Not since Herbie Hancock released The New Standards (Verve, 1996) has there been an album of new standards so exquisitely crafted that the standards themselves have been endowed with a new legitimacy. Not since that Herbie Hancock album has this happened as Intents and Purposes by the Rez Abbasi Quartet shows. Also—and not surprisingly so—there is a new respect for Rez Abbasi. The self-effacing guitarist has reinforced the idea long held by cognoscenti that here was a musician of considerable talent. His gift for reinventing music melodically, harmonically—and especially—polyrhythmically as well is a breathtaking one. Rez Abbasi is in the unique position of having a deep knowledge of the music of the Indian sub-continent. This sojourn has had an elemental effect on his music. Indian music is passed on from guru and initiate mathematically as well as philosophically and you learn to count complicated rhythmical cycles as well as to explore the metaphysical relationship between music and its role in the universe. You learn that melodies and harmonies are shaped the unique rapport between the notes and sounds of the cosmic aural palette. Mr. Abbasi’s music has been uniquely shaped by this experience.
The veena’s beautiful drone and the mystical glimmering, and jewel-like jawari of the sitar find an echo in the distinctive melted buzz of Mr. Abbasi’s guitars. He has an intuitive sense of which of the three instruments he has in his armoury best matches the sound design of each song. The steel-stringed guitar that he uses in Tony Williams’ “There Comes A Time” and the baritone guitar for “Butterfly” are poignant examples of how Mr. Abbasi can plumb the depths of his instrument. His playing is often soft and silky despite the pervasive buzz that informs his long, loping linear melodic lines. They tend also towards introversion. Yet put two such lines together and something magical happens within the tensions they engender. The instruments’ equalising dynamics matches him in essence and aura. His softly singing, sweet and tender tone is buttressed by a sinuous attack that manifests itself every so often. “Medieval Overture” is a classic example of how he can change from gliding phrases almost politely played to an untrammeled onslaught in one mercurial set of lines.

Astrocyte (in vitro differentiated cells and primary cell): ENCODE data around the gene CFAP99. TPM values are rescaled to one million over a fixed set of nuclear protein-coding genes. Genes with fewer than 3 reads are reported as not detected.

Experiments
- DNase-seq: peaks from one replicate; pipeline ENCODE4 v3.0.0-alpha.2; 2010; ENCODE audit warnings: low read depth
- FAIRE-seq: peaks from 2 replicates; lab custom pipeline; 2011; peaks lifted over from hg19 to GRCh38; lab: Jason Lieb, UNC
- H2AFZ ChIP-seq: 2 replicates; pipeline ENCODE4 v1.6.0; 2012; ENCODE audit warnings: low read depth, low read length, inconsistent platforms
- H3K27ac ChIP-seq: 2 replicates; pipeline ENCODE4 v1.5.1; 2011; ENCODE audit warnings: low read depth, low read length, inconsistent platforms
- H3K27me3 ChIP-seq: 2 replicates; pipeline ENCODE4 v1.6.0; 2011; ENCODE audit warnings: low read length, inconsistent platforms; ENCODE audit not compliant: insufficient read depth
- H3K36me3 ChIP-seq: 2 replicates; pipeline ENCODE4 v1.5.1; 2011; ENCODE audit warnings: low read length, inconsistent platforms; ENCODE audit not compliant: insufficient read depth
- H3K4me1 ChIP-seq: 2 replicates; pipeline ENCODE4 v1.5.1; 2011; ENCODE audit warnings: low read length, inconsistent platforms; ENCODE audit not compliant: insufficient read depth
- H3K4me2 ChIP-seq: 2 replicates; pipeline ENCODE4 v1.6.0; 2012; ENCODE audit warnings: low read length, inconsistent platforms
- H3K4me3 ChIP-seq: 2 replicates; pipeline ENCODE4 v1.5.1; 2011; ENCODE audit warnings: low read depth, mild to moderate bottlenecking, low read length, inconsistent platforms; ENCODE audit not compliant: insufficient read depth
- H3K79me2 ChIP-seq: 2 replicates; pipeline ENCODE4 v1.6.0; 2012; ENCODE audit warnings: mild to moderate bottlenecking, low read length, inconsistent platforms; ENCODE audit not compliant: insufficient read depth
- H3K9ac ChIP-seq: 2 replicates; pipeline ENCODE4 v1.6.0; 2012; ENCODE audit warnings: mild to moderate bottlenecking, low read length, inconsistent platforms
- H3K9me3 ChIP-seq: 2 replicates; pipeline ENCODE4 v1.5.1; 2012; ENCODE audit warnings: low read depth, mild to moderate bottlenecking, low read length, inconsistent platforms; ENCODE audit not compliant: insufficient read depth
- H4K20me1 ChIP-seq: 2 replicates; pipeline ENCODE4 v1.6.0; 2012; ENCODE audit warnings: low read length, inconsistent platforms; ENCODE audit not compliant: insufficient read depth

The rest of the musicians’ reactions to these emotional currents governing the expansion and contraction of phrases are unflinchingly dramatic. You can hear this in the declamatory sustain of Bill Ware’s vibraphone. Mr. Ware often plays foil to Rez Abbasi’s softly humming guitar. Not only does breath equal magnitude here, but it also includes an expressive profundity. We witness here two individuals who speak often as corporate souls. Tenderness to turbulence, the frames of mind or spirit alter and are neither ignored nor glossed over. Instead they are intensely felt and candidly declared, through dynamics spanned across the musical elasticity, tenpin stretched and snapped back and forth into a pulse that never sags or loses grip. Even though the bassist Stephen Crump and drummer Eric McPherson do not seem to play as important part in the relationship they are in fact part of the four-way polyphonic and polyrhythmic cartwheels that each musician performs through every song. Theirs is a shared experience of audacity and spirituality in this richly rewarding album.
Track List: Black Market; Butterfly; Joyous Lake; Medieval Overture; Resolution; Red Baron; Low-Lee-Tah; There Cones A Time
Personnel: Rez Abbasi: steel string, fretless and baritone guitars; Bill Ware: vibraphone; Stephan Crump: acoustic bass; Eric McPherson: drums
Label: enja | Release date: February 2015
Website: reztone.com | Buy music on: amazon
About Rez Abbasi
Born in Karachi, Pakistan, removed at the age of four to the vastness of Southern California, schooled at the University of Southern California and the Manhattan School of Music in jazz and classical music, along with a pilgrimage in India under the tutelage of master percussionist, Ustad Alla Rakha, Rez Abbasi is a vivid synthesis of all the above stated influences and genres. Read more…